"Saudi Arabia is currently subject to less intrusive monitoring by international inspectors because Riyadh concluded what is known as a small quantities protocol with the agency. The small quantities protocol was designed to simplify safeguards for states with minimal or no nuclear material, but it is no longer adequate for Saudi Arabia's expanding nuclear programme,” Kelsey Davenport, director of Non-proliferation Policy at the Arms Control Association, told Middle East Eye.

Ms. Davenport warned that “given these factors, there are legitimate reasons to be concerned that Saudi Arabia is seeking to develop the technical capabilities that would allow Riyadh to quickly pursue nuclear weapons if the political decision were made to do so."

Dr. James M. Dorsey is a senior fellow at Nanyang Technological University’s S. Rajaratnam School of International Studies, an adjunct senior research fellow at the National University of Singapore’s Middle East Institute and co-director of the University of Wuerzburg’s Institute of Fan Culture.

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By James M. Dorsey

A podcast version of this story is available on Soundcloud, Itunes, Spotify, Stitcher, TuneIn, Spreaker, Pocket Casts, Tumblr, and Patreon, Podbeanand Castbox.

A newly adopted Saudi law on public decency helps define Crown Prince Mohammed bin Salman’s vague notion of ‘moderate Islam.’

It also lays bare the pitfalls of his social reforms as well as his preference for hyper-nationalism rather than religion as the legitimizing ideology of his rule and his quest for control of every aspect of Saudi life.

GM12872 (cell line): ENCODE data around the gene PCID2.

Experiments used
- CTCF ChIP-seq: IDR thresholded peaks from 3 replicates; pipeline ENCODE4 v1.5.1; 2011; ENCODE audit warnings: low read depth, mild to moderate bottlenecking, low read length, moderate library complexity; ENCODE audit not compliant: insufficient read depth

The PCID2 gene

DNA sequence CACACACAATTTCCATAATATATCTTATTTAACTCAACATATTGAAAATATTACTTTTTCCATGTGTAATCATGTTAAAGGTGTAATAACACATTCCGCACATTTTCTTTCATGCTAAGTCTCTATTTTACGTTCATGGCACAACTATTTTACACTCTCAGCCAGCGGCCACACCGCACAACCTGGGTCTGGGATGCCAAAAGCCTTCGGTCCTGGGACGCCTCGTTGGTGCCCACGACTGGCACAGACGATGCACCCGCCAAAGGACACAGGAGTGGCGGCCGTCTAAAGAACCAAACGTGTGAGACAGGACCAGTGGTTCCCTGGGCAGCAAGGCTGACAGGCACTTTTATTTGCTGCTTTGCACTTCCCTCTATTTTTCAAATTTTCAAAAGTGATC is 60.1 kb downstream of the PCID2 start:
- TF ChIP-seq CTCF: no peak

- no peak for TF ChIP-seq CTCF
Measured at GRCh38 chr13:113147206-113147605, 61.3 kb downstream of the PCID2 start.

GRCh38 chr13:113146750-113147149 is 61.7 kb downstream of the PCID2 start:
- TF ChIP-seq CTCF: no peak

In an indication that Prince Mohammed is walking a fine line, Saudi media reported that the government was still weighing how to implement the law almost two months after it was adopted.

"This (law) is an effort to balance the pressure from conservative elements of society that accuse the (government) of allowing things to go 'out of control'. Effecting social change is an art form -- you want to push as fast as possible without provoking a counter reaction. Not easy!" Ali Shihabi, founder of Arabia Foundation, a Washington-based, pro-Saudi think-tank, told Agence France-Presse.

The law comes on the back of a series of reforms in recent years that were designed to facilitate Prince Mohammed’s plans to streamline and diversify the Saudi economy and project the crown prince as a reformer.

The reforms included the lifting of a ban on women’s driving, relaxation of gender segregation, enhancement of women’s professional opportunities, the introduction of modern forms of entertainment and the curbing of the powers of the kingdom’s feared religious police.